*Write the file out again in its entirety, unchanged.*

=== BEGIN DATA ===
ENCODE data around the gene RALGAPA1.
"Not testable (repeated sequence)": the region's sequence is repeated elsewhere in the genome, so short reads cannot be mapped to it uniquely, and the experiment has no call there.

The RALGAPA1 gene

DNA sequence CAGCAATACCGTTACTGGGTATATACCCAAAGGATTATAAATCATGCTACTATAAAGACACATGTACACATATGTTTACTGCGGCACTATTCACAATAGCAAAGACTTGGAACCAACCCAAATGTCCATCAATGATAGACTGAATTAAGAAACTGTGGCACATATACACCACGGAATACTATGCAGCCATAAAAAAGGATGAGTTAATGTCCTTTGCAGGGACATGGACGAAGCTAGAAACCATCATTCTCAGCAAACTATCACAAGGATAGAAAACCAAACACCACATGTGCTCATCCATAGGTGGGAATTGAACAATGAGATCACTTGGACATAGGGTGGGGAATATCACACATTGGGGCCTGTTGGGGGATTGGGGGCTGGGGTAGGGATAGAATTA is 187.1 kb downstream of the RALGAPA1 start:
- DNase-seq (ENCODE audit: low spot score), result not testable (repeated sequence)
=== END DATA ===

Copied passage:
ENCODE data around the gene RALGAPA1.
"Not testable (repeated sequence)": the region's sequence is repeated elsewhere in the genome, so short reads cannot be mapped to it uniquely, and the experiment has no call there.

The RALGAPA1 gene

DNA sequence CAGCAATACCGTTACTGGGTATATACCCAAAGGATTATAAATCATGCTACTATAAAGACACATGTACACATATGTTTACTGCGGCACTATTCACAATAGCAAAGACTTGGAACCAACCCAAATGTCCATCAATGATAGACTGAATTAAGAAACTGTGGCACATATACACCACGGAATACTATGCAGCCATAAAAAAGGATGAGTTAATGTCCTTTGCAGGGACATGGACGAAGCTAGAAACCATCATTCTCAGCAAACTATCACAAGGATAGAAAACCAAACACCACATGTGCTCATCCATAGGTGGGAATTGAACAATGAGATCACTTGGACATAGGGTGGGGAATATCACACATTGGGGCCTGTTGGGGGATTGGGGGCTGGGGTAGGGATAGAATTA is 187.1 kb downstream of the RALGAPA1 start:
- DNase-seq (ENCODE audit: low spot score), result not testable (repeated sequence)